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Penetration Testing — A Detailed Guide

Penetration Testing - A Very Comprehensive Guide
Penetration Testing - A Very Comprehensive Guide

Penetration testing is a common technique used to analyze the security posture of IT infrastructure. Web application penetration testing can assist you in identifying the potential security weaknesses in your web-based applications so that they can be fixed before attackers exploit them.

According to a recent study by Ponemon Institute and Mend, organizations are beginning to increasingly prioritize application security to guard against external attacks, data theft, and privilege abuse. Out of the surveyed respondents, 53% secure their applications using external penetration testing, while 46% use internal penetration methods. Though this shows a promising trend, more work needs to be done to address the vulnerabilities compromising information security.

This article talks about how you can use penetration testing to help you identify where you’re likely to face an attack and proactively seal those loopholes before malicious exploitations happen.

What Is Penetration Testing?

Penetration testing, also called pentesting or ethical hacking, is an authorized simulated attack used to find out the vulnerabilities that a malicious attacker could exploit in computer systems. Within the context of web application security, you can use pentesting to reveal weak opportunities in your application’s defenses that malicious players could take advantage of.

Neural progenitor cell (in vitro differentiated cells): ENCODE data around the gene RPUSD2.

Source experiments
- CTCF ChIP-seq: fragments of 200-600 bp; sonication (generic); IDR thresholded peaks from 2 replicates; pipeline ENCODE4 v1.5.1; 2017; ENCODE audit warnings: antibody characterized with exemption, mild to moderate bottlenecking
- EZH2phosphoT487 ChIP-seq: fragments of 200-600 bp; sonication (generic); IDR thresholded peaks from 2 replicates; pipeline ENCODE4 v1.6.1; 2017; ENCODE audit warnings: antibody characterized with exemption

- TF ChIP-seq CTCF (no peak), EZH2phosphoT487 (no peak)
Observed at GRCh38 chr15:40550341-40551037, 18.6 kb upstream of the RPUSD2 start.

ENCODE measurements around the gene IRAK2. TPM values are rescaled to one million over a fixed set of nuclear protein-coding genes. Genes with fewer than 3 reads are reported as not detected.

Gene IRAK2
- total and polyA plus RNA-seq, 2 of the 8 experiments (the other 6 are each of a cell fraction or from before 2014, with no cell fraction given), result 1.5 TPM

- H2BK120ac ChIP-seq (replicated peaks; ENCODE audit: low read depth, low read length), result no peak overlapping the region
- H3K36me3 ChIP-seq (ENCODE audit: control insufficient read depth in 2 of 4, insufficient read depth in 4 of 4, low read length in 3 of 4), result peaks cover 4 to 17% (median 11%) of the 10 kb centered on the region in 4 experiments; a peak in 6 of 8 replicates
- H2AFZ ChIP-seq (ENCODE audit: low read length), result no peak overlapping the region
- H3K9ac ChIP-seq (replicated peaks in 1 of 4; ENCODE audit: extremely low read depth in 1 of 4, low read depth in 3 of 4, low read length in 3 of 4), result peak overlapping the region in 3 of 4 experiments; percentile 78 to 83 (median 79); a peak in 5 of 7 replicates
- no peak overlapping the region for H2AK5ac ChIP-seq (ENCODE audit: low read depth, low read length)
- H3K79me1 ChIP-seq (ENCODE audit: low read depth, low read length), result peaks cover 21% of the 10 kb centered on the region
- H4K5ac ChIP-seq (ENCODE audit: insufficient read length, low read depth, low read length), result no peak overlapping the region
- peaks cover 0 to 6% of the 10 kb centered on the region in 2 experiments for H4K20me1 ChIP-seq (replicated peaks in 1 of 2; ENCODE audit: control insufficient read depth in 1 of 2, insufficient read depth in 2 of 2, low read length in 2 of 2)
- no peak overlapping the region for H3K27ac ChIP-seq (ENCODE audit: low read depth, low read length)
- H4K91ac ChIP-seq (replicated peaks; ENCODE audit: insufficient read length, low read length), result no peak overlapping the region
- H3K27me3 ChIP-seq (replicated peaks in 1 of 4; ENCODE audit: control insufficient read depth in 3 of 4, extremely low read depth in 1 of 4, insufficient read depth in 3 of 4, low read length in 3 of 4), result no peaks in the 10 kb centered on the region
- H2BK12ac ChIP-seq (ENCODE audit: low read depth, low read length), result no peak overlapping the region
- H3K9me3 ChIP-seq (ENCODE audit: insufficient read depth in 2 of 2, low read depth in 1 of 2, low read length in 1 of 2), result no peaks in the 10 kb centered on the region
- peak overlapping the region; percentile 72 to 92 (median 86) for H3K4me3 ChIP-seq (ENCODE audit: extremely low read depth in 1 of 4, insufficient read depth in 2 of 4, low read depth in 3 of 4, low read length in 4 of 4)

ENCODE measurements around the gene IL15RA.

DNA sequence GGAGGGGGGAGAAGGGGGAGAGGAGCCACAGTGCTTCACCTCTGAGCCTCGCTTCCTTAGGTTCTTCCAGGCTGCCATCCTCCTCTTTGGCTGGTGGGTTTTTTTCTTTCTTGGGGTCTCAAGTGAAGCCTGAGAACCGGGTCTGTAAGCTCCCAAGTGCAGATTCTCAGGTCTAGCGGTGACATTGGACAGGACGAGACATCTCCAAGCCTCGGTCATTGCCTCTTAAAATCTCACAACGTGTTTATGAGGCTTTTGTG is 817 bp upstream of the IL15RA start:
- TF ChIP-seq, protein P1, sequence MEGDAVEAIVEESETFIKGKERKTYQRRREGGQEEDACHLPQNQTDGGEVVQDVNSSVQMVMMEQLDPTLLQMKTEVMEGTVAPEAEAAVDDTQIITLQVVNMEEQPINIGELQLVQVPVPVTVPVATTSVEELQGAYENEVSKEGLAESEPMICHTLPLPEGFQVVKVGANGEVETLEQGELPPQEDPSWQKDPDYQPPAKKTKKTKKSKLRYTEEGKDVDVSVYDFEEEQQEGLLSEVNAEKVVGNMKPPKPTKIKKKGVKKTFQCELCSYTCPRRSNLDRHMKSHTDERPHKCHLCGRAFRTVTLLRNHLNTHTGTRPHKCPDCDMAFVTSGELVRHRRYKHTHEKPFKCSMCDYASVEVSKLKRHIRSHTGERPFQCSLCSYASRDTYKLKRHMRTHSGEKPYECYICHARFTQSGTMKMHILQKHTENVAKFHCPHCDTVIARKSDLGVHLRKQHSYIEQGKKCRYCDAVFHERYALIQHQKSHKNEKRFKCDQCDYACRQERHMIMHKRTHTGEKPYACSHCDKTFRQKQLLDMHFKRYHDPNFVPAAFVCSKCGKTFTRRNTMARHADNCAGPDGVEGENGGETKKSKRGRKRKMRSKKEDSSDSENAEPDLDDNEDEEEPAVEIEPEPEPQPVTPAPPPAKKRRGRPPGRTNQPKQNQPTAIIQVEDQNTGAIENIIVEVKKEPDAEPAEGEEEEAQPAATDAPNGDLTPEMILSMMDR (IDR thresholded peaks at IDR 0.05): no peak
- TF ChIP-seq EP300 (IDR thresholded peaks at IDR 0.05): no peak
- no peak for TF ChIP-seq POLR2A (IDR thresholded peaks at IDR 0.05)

Basically, it involves looking at your application through the eyes of bad actors and detecting security gaps before they do. At the end of the pentesting, testers usually produce a report that outlines the identified vulnerabilities, exploits, and possible fixes. The results of the ethical hacking exercise can help you to fine-tune the security of your web applications and patch the discovered flaws.

Vulnerabilities that attackers could exploit may arise from several issues, including:

  • Unknown or known software defects